So when Sir Robert decides to take a bath, they search the bathroom and place guards in front of the door and underneath the window. Sir Robert is all alone inside a bathroom, bolted from the inside, with guards posted at the two only points of entrance or exit – ensuring that nobody can get to him. Nevertheless, the police is forced to batter down the bathroom door when Sir Robert fails to give a sign of life and what they find inside is the third body of the case.

Chief Inspector Hargraves of Scotland Yard decides this is one impossible murder too many and calls in the help of a scientific consultant, Sawley Garson, who has a reputation as "one of the Yard's most brilliant backroom boys." Garson previously appeared in the extremely disappointing Robbery Without Violence (1957) and he struck me as a bland, stripped-down copy of Dr. Carruthers, but here he was merely a colorless character who simply acted as the Great Detective. I think it helped tremendously that the scientific aspects of the plot remained within the realm of possibilities instead of venturing into science-fiction territory.

I do believe Fearn got ahead of the times when he mentioned a certain object "no larger than a good-sized matchbox," but (amazingly) the part about speech synthesis was within the scientific capabilities of the 1950s. Fearn uses these technological innovations to pit Garson and Hargraves against a ruthless killer who's "a product of the modern age." So the technological plot-strands are, as usual, the highlight of any Fearn detective novel, but The Man Who Was Not is not just a scientific detective novel. The book is largely a pulp thriller and that brings a minor problem to the table.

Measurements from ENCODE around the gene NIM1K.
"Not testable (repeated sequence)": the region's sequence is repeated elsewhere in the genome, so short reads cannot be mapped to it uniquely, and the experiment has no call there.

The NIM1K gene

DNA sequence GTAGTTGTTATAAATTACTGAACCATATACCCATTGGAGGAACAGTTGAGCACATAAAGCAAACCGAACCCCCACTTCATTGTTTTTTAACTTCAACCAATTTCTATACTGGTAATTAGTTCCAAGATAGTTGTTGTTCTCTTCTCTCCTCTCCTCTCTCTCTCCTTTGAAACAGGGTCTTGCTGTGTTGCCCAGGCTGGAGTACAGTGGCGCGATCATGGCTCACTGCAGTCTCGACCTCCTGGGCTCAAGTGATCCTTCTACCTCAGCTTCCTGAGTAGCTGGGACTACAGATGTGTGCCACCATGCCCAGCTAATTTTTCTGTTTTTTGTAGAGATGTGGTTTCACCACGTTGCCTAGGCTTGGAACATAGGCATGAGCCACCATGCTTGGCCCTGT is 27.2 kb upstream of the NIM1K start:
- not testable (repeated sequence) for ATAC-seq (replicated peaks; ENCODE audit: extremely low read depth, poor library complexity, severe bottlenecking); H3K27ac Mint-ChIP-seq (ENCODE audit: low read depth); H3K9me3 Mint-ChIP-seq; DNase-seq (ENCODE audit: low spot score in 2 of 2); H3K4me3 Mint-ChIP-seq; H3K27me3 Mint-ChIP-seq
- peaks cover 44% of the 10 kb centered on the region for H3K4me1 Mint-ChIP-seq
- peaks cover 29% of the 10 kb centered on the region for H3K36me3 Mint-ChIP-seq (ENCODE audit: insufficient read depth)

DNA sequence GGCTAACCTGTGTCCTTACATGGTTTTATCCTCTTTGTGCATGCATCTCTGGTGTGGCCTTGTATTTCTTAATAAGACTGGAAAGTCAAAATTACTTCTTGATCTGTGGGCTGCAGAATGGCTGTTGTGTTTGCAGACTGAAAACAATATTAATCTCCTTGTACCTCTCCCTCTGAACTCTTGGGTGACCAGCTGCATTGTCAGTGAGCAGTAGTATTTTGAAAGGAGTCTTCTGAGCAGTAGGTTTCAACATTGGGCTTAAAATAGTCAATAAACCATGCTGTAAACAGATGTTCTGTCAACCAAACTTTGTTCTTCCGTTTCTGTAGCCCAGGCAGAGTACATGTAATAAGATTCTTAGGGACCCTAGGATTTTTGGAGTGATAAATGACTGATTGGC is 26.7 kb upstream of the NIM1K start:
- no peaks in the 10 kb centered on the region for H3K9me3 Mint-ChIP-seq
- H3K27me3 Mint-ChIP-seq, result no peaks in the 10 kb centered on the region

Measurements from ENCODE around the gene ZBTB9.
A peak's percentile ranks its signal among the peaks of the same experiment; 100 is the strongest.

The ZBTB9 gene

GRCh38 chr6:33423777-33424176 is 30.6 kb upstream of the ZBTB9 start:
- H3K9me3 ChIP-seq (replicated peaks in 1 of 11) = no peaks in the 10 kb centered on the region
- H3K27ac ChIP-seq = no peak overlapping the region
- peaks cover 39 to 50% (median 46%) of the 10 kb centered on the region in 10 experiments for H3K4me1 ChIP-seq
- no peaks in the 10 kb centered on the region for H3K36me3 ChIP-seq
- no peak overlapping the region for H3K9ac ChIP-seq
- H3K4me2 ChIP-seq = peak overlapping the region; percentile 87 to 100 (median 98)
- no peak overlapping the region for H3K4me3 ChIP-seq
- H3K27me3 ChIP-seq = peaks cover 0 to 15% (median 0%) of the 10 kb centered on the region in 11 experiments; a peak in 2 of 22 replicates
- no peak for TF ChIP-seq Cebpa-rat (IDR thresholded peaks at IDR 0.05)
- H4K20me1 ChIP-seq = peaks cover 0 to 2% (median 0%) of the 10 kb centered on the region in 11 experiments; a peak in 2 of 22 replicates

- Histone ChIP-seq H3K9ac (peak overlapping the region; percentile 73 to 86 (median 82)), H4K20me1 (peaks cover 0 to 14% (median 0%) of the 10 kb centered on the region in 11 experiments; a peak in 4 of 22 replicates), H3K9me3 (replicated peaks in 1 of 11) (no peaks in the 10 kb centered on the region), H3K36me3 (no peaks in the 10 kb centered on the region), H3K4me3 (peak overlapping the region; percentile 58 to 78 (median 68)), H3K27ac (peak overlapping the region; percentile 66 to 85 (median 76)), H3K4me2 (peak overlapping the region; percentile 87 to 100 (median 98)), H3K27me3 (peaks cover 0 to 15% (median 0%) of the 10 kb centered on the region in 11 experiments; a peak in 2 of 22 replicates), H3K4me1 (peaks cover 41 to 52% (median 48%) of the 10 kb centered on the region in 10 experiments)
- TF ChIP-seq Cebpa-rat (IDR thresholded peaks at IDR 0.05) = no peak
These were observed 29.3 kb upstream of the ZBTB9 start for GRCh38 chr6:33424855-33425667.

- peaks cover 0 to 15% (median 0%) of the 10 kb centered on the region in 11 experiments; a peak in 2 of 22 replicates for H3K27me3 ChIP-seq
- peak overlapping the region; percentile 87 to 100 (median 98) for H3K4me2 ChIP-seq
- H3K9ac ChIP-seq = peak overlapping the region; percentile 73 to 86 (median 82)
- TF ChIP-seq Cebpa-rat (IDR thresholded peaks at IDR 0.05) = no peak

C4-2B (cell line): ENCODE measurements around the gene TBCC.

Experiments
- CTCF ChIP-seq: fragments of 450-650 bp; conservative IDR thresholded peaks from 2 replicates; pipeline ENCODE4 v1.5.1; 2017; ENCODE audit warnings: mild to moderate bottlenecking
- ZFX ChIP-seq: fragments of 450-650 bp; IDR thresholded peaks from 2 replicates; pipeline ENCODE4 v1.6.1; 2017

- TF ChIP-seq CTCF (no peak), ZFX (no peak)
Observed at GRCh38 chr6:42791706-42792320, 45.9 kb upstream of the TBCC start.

The murderer is not only well versed in science, but also possesses a particular talent explaining his omniscience when it comes to predicting death. An explanation that's incredible hackneyed and pulpy. I eternally groaned when reading the first chapter, when we got a strong hint about the true nature of this predictive power, but (admittedly) Fearn handles it as best as you could hope for. Actually, he handled it better than a much more respectable mystery writer, Clyde B. Clason, who (inexplicably) used a similar, hackneyed explanation for one of his locked room novels. So there's that. I'm just not a fan of it.

But, on a whole, The Man Who Was Not is a fun, unusual and very pulpy detective-cum-thriller novel with a handful of (semi) impossible crimes thrown into the mix. So this really was sundae with sprinkles for readers who love impossible crime fiction. You should not expect a stone-cold classic, but a quick, fun read that races you through an utterly bizarre murder case.

On a final note, in one of my previous Fearn posts, I noted how the plot-description of The Man Who Was Not struck me as S.S. van Dine's The Greene Murder Case (1926) as perceived by Paul Halter. You can definitely say that the book reads like a cross between The Greene Murder Case and Halter's Les sept merveilles du crime (The Seven Wonders of Crime, 1997). You can even give the story a Van Dinean book-title (The Dawson Murder Case), but, while reading, the story began to remind me of Edwin Balmer and Philip Wylie's Five Fatal Words (1932), which shares some interesting similarities with The Man Who Was Not – such as warning messages preceding each death and a killer targeting a single family. Five Fatal Words also has a death inside a bolted bathroom with the same cause of death and similar kind of solution! And to top it all of, the authors of these two detective novels are better known for their science-fiction stories. So I thought that was interesting enough to point out.

Well, that's the first review for 2018 and we're off to a (relatively) good start!